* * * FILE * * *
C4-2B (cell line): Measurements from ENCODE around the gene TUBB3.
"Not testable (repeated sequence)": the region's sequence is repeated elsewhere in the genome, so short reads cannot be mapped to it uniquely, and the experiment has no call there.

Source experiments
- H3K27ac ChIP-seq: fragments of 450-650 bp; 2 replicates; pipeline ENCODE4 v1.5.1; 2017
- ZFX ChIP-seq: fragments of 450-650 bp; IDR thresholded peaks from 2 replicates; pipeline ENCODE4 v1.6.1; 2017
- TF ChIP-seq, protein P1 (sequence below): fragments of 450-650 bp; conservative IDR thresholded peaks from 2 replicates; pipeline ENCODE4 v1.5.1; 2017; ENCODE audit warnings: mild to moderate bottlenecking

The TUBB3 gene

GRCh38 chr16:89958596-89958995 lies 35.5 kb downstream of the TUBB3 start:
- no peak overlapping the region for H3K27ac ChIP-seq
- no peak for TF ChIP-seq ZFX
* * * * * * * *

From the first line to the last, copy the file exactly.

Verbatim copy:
C4-2B (cell line): Measurements from ENCODE around the gene TUBB3.
"Not testable (repeated sequence)": the region's sequence is repeated elsewhere in the genome, so short reads cannot be mapped to it uniquely, and the experiment has no call there.

Source experiments
- H3K27ac ChIP-seq: fragments of 450-650 bp; 2 replicates; pipeline ENCODE4 v1.5.1; 2017
- ZFX ChIP-seq: fragments of 450-650 bp; IDR thresholded peaks from 2 replicates; pipeline ENCODE4 v1.6.1; 2017
- TF ChIP-seq, protein P1 (sequence below): fragments of 450-650 bp; conservative IDR thresholded peaks from 2 replicates; pipeline ENCODE4 v1.5.1; 2017; ENCODE audit warnings: mild to moderate bottlenecking

The TUBB3 gene

GRCh38 chr16:89958596-89958995 lies 35.5 kb downstream of the TUBB3 start:
- no peak overlapping the region for H3K27ac ChIP-seq
- no peak for TF ChIP-seq ZFX